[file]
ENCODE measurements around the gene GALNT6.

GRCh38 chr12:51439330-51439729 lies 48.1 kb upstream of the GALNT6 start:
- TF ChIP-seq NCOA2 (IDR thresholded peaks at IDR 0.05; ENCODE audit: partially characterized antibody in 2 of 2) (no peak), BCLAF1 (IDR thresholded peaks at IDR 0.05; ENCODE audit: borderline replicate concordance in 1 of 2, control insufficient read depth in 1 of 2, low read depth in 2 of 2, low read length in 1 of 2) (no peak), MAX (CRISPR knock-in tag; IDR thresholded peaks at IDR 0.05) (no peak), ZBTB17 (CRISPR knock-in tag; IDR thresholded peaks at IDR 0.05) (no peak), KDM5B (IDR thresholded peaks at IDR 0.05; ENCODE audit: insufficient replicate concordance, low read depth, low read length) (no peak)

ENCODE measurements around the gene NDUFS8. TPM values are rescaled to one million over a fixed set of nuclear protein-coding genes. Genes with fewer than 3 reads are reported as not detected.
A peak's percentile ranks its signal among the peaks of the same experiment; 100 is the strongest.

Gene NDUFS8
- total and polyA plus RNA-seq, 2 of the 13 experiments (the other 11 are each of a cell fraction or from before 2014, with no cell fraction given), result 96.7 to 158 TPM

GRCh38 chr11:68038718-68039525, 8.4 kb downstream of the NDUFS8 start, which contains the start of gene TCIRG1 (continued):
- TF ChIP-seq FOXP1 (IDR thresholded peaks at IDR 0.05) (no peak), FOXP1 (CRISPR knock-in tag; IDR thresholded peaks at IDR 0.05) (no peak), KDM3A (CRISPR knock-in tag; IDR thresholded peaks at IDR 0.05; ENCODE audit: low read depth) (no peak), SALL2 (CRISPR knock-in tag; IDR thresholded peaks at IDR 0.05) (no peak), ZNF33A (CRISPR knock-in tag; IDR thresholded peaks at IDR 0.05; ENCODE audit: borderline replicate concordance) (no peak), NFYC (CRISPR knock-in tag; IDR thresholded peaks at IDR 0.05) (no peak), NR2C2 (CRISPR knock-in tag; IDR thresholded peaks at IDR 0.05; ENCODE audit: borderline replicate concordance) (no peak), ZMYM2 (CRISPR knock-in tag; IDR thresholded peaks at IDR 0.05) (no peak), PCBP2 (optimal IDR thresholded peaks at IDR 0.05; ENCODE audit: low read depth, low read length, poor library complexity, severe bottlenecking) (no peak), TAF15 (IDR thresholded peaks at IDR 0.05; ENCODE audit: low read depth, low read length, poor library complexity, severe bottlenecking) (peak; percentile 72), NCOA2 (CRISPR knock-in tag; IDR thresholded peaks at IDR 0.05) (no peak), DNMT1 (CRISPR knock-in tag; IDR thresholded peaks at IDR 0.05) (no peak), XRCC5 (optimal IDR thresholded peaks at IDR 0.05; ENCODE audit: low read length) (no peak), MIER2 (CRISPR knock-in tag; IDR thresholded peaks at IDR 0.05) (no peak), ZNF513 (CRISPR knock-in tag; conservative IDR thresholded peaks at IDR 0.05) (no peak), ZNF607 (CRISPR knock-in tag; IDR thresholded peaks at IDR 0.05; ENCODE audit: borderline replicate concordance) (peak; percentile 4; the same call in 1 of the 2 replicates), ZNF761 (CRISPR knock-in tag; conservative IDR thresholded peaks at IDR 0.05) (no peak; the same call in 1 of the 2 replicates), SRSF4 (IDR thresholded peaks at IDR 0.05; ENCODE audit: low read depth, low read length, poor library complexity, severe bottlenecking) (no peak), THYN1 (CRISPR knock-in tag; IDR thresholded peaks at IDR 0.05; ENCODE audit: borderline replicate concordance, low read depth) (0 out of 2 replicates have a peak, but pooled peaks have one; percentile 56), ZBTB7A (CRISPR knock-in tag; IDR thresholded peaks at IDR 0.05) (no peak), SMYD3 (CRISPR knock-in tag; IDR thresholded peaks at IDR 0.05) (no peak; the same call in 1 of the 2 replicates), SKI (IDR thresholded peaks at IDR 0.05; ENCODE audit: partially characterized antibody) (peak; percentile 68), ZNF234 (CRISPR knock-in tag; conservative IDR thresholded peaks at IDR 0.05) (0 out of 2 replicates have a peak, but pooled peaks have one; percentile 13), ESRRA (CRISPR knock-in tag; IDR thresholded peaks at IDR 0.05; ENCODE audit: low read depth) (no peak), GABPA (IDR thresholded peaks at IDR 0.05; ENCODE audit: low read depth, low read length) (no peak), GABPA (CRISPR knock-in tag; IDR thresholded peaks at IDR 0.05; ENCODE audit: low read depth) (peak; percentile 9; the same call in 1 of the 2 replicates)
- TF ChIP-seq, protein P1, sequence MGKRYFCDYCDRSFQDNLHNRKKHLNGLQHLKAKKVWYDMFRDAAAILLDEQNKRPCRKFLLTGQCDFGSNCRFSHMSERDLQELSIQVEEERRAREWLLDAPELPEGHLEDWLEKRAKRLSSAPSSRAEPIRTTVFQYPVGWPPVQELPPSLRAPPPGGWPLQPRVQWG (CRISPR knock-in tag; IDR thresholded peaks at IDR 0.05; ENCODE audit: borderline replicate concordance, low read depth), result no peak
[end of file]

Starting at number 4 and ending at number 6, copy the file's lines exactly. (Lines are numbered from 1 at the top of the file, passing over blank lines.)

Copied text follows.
ENCODE measurements around the gene NDUFS8. TPM values are rescaled to one million over a fixed set of nuclear protein-coding genes. Genes with fewer than 3 reads are reported as not detected.
A peak's percentile ranks its signal among the peaks of the same experiment; 100 is the strongest.

Gene NDUFS8